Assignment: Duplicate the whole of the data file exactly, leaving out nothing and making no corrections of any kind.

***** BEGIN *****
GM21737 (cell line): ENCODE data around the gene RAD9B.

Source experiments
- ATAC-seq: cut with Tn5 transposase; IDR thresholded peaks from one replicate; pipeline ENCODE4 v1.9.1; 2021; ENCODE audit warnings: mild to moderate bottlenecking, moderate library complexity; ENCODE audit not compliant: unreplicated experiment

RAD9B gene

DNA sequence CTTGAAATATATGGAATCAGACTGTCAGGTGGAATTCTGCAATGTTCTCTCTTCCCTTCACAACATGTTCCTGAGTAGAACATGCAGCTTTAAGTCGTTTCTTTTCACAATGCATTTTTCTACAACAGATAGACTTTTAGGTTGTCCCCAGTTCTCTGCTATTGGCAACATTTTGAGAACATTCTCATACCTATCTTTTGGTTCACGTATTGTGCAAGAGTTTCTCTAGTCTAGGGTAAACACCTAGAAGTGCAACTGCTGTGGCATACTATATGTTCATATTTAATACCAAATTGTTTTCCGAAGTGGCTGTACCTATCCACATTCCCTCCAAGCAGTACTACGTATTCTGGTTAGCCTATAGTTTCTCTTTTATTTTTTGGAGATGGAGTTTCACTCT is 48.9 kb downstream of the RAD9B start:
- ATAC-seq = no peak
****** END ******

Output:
GM21737 (cell line): ENCODE data around the gene RAD9B.

Source experiments
- ATAC-seq: cut with Tn5 transposase; IDR thresholded peaks from one replicate; pipeline ENCODE4 v1.9.1; 2021; ENCODE audit warnings: mild to moderate bottlenecking, moderate library complexity; ENCODE audit not compliant: unreplicated experiment

RAD9B gene

DNA sequence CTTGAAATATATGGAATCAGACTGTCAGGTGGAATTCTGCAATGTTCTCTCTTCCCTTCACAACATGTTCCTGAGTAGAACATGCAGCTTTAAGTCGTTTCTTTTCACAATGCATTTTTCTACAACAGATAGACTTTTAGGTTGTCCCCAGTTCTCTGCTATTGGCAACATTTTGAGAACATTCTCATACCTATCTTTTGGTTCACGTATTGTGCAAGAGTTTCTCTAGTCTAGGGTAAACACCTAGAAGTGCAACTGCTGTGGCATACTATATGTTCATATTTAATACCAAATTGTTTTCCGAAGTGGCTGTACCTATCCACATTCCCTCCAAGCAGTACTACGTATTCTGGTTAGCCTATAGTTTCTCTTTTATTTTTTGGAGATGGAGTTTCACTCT is 48.9 kb downstream of the RAD9B start:
- ATAC-seq = no peak